Japanese women may have doubled their income over the past 20 years, but they still earn only a quarter of what men are paid, according to government data. The average female monthly income was ¥83,896 ($630) per month in February, according to a survey of households by the Statistics Bureau of Japan released this month. Although this is nearly twice what they were earning per month in 2000, it is far less than the average ¥345,645 salary for male workers.

Part-time Employment and Limited Opportunities

Japan has championed working women as the answer to the country’s shrinking population and lackluster economy, but around 70% of female workers are employed in part-time or non-permanent jobs. These positions often mean lower pay and fewer opportunities for advancement. Economic uncertainties have resulted in more companies shifting away from lifetime employment practices, but 63% of male workers are still employed in full-time positions.
Japan ranked 116th out of 146 countries in the World Economic Forum’s Global Gender Gap report in 2022, the only Group of Seven countries failing to make the top 100. Its position is particularly low in the economic participation and opportunity category due to wage inequality and the absence of women in senior positions, such as in company management.

International Women’s Day and the Gender Pay Gap

On International Women’s Day, designed to raise awareness of women’s achievements and challenges around the world, companies in Japan are beginning to address gender-based disparities. The average monthly pay for female full-time workers in Japan was 251,800 yen ($2,190) in 2020, compared with 338,800 yen for their male counterparts.
Japan’s Equal Pay Day, symbolizing how far into the following year women must work to make as much as men did the year before, reveals a major discrepancy. Women in Japan would have had to work an extra 112 days to match men’s pay in 2018, compared with just 17 in Norway.

Factors Contributing to the Pay Gap

Many factors contribute to the problem, including the lack of women in management roles and high-paying, specialized professions. According to Kazuo Yamaguchi, a sociology professor at the University of Chicago, just 21% of Japan’s doctors are women, the lowest percentage of any country in the Organization for Economic Cooperation and Development (OECD). Additionally, female-dominated fields, such as kindergarten teachers and nutritionists, usually earn less per year than the nationwide Japanese average of 4.87 million yen.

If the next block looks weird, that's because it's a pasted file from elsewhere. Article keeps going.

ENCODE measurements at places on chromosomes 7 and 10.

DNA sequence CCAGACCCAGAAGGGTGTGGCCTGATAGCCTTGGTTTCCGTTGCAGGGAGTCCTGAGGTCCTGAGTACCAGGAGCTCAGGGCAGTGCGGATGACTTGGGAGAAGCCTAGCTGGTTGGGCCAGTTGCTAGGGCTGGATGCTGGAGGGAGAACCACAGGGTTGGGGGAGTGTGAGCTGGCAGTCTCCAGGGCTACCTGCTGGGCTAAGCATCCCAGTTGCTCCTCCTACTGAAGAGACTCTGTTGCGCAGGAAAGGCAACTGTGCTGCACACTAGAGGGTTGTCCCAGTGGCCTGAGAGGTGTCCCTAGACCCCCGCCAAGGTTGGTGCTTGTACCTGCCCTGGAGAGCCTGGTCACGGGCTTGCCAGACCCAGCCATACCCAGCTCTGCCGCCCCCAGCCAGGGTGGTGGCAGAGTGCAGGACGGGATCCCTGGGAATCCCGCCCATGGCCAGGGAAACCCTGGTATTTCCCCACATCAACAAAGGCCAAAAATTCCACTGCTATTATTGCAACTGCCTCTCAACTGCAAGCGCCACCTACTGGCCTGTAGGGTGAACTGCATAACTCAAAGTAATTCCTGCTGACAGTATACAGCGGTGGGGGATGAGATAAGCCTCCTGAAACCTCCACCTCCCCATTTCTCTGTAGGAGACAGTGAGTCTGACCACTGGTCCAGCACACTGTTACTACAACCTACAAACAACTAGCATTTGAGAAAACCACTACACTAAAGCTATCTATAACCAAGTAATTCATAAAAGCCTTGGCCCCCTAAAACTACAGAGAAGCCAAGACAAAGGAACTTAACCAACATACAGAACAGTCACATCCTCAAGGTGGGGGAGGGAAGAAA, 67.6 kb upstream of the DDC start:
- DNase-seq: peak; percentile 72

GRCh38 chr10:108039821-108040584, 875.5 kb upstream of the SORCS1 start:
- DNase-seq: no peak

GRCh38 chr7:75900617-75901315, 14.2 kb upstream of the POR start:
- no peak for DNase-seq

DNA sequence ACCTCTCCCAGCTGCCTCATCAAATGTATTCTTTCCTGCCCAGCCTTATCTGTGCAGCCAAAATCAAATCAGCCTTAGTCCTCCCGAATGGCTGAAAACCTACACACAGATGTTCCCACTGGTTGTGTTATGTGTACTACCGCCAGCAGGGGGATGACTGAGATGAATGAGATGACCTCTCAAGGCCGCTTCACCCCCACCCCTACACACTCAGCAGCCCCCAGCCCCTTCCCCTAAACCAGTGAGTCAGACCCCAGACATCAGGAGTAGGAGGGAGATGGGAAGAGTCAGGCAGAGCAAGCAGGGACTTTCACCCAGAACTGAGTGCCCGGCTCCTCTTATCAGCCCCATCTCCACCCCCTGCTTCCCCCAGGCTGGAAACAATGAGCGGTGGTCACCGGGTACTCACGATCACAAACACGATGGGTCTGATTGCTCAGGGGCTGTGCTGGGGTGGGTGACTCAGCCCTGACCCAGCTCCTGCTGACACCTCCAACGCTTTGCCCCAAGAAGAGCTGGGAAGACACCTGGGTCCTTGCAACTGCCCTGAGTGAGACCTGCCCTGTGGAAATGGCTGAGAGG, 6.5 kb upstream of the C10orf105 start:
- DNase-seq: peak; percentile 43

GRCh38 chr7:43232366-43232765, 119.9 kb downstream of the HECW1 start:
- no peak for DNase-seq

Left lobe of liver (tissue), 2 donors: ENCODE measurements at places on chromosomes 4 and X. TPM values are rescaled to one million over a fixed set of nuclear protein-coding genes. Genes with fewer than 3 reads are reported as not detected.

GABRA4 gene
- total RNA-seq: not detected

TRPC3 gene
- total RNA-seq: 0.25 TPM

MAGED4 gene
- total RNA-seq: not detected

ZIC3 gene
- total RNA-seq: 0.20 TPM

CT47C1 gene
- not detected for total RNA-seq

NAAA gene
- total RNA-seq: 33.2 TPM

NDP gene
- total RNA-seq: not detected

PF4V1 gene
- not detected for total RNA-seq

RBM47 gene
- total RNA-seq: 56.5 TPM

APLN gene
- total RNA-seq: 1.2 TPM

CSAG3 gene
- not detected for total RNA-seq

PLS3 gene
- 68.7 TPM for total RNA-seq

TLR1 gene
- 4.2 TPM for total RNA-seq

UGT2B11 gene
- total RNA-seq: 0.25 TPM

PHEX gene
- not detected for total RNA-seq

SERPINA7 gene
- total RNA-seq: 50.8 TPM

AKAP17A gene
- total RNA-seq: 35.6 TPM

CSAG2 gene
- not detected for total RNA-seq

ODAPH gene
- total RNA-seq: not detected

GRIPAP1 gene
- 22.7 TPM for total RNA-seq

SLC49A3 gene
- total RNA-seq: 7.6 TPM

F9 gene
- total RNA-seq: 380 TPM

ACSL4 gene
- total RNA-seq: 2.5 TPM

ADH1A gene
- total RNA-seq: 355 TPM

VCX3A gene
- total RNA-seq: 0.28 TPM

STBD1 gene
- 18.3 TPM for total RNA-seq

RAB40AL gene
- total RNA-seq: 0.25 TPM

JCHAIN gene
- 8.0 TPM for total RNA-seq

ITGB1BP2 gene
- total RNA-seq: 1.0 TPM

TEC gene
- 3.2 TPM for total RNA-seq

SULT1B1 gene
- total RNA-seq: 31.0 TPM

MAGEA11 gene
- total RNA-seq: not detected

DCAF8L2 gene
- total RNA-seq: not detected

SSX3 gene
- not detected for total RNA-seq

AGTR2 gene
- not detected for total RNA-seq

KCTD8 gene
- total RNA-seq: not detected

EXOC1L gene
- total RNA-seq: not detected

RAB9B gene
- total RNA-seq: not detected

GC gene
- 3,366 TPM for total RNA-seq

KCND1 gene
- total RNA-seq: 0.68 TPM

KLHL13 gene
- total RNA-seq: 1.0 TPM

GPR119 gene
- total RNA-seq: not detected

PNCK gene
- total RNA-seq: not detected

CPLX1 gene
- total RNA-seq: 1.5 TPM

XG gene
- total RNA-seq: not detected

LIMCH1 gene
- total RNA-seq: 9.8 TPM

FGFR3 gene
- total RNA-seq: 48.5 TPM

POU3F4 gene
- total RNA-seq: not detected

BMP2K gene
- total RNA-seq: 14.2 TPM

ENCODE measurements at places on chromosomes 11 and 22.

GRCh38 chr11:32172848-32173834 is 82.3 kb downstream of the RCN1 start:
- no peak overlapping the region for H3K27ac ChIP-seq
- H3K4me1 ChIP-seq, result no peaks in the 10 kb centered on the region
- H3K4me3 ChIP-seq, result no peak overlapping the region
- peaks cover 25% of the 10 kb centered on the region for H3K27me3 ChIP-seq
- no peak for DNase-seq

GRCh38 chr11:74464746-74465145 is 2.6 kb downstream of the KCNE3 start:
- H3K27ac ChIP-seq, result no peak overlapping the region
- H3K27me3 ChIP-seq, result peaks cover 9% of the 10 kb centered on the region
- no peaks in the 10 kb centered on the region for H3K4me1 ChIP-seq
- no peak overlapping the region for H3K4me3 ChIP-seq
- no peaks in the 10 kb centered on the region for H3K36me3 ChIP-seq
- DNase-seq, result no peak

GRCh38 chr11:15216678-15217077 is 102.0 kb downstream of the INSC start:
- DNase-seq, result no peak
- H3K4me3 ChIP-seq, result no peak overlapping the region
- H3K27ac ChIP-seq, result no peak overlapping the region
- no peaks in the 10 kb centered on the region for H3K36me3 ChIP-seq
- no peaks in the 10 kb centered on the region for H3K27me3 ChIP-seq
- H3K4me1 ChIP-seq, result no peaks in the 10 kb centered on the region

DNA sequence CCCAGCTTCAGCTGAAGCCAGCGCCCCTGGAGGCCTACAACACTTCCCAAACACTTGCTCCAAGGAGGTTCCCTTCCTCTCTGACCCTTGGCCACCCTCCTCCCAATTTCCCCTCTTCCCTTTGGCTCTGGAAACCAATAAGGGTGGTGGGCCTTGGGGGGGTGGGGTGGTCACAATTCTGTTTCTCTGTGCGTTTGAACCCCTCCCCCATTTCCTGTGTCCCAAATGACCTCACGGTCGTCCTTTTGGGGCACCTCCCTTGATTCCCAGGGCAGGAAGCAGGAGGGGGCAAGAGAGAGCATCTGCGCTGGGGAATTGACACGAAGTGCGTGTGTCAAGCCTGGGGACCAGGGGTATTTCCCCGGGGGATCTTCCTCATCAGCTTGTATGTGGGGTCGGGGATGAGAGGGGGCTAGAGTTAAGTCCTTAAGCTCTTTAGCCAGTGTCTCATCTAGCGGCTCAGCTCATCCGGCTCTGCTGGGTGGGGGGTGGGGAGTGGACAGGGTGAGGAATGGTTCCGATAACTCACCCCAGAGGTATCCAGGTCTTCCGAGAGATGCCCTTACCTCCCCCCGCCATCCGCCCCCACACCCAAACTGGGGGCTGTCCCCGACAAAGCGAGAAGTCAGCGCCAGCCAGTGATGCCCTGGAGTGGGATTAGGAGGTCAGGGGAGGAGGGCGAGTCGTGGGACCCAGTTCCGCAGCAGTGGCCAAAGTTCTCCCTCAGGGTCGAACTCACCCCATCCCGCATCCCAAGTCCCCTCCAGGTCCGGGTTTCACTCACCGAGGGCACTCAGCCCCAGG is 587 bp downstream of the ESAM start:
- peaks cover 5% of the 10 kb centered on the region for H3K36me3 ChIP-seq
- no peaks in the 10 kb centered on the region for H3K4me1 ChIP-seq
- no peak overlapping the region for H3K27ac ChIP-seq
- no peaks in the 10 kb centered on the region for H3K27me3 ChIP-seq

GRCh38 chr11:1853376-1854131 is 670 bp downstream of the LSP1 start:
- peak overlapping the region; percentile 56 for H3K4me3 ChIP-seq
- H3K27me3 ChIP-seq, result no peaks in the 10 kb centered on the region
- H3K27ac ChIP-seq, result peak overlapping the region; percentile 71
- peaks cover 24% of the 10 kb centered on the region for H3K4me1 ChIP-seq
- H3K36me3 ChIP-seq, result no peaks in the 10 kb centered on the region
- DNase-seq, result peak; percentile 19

Moreover, while female participation in Japan’s workforce topped 70% in 2018, 54% of working women in 2021 held irregular jobs, compared with 22% of working men. The gender pay gap is a red flag for Japan, as it inversely correlates with labor productivity. The nation could lose out on future growth if it fails to eliminate hurdles currently keeping many women from advancing professionally.

Efforts by Companies to Address the Pay Gap

In the U.S., a 2019 paper by researchers at Stanford University and the University of Chicago found that the entrance of women and Black men into skilled occupations previously closed to them drove 20% to 40% of growth in gross domestic product per person between 1960 and 2010.
Some concerned companies in Japan have already begun efforts to address the current situation. Sompo Japan Insurance in 2020 overhauled its criteria for promotion, which had put full-time workers based in one area around four years behind peers who could be transferred nationwide. Women made up 98.8% of the former group.

In fiscal 2020, chemical company Teijin launched a review of the pay gap at core units in Japan and abroad. It has set detailed guidelines regarding compensation, including for bonuses and special allowances.

But many companies overseas have gone even further. Salesforce.com has appointed a chief equality officer, investing $16 million so far to address inequalities within the company. It tracks wages and the rate of promotion at different levels of the organization and makes adjustments when it finds discrepancies between genders.

IKEA carries out external assessments on gender equality at the Ingka group, a key retail unit. Subsidiaries in different countries provide annual updates on gender and pay at board meetings, while all management must complete e-learning coursework on pay equality.

Shifting Social Norms for Change

A significant change in Japan would require a shift in its social norms, which still associate certain jobs with certain genders and value those willing to put in extremely long hours. Hisashi Yamada, vice chairman of the Japan Research Institute, stated that “creating an environment where women can thrive will result in a society where all people can make use of their talents, regardless of age or nationality.”